He went below as the anchor ran out, and after a short absence reappeared on deck bedizened with weapons. A small tent, with blankets and provisions, and a long deal box containing a couple of spades and a pick, were put into one of the boats, and the three friends, after giving minute instructions to the captain, followed. Mr. Duckett took the helm, and after a short pull along the edge of the reef discovered an opening which gave access to the smooth water inside.

An illustration for the book Dialstone Lane by W.W. Jacobs

"A pretty spot, gentlemen," he said, scanning the island closely. "I don't think that there is anybody on it."

"We'll go over it first and make sure," said Stobell, as the boat's nose ran into the beach. "Come along, Chalk."

He sprang out and, taking one of the guns, led the way along the beach, followed by Mr. Chalk. The men looked after them longingly, and then, in obedience to the mate, took the stores out of the boat and pitched the tent. By the time Chalk and Stobell returned they were seated in the boat and ready to depart.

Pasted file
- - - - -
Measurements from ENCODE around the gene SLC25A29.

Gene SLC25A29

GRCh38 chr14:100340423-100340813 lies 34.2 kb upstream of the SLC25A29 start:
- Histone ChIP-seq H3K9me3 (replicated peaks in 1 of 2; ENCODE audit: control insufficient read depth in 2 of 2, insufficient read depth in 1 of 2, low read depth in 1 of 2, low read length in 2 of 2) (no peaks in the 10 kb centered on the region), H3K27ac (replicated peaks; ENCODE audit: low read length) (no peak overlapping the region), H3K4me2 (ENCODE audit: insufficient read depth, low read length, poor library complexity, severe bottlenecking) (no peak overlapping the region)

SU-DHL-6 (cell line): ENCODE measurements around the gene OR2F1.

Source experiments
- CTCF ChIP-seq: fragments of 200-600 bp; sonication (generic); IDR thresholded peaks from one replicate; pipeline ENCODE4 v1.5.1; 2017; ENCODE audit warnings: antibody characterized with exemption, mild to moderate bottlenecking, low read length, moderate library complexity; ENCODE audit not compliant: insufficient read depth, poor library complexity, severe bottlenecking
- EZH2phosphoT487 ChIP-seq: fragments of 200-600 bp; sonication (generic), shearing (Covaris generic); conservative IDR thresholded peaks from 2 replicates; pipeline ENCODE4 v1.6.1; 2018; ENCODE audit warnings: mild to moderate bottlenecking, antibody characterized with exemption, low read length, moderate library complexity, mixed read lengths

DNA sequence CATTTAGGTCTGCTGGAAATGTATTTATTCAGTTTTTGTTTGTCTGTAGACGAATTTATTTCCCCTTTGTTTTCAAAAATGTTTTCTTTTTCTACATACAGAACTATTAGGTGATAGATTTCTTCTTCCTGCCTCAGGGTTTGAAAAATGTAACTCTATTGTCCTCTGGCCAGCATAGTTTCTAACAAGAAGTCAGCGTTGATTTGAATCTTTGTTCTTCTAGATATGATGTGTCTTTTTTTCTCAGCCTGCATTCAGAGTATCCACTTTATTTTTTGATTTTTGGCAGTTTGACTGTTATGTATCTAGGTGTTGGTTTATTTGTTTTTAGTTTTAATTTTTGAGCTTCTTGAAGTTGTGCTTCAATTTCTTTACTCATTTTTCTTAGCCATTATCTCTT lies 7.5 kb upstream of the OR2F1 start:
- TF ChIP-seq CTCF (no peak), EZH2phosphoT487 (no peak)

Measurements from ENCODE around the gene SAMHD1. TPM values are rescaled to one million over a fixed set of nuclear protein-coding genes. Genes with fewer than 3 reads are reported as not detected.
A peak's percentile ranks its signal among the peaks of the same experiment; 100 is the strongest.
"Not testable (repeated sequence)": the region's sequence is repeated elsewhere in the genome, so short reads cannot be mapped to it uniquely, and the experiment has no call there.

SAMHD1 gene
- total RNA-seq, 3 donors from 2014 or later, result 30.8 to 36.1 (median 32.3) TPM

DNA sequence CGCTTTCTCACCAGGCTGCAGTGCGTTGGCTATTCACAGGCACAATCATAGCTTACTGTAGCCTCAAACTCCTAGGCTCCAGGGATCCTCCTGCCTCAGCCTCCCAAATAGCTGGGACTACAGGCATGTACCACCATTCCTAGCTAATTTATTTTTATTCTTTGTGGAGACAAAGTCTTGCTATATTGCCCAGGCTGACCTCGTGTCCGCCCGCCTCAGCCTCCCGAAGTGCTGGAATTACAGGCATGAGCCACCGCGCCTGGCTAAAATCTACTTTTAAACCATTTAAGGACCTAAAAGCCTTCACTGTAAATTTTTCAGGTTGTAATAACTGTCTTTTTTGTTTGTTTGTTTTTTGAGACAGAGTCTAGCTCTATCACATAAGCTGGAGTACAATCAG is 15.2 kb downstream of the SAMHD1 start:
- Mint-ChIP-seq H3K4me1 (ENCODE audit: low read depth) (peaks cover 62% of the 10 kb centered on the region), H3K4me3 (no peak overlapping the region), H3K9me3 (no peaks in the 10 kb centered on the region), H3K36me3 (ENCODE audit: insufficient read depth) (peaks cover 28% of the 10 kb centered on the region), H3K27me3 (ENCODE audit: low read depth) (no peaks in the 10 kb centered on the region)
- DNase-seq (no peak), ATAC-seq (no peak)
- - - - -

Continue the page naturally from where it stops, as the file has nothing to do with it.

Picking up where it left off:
A feeling of loneliness came over Mr. Chalk as he watched the receding boat. The schooner, riding at anchor half a mile outside the reef, had taken in her sails and presented a singularly naked and desolate appearance. He wondered how long it would take the devoted Brisket to send assistance in case of need, and blamed himself severely for not having brought some rockets for signalling purposes. Long before night came the prospect of sleeping ashore had lost all its charm.

"One of us ought to keep watch," he said, as Stobell, after a heavy supper followed by a satisfying pipe, rolled himself in a blanket and composed himself for slumber.

Mr. Stobell grunted, and in a few minutes was fast asleep. Mr. Tredgold, first blowing out the candle, followed suit, while Mr. Chalk, a prey to vague fears, sat up nursing a huge revolver.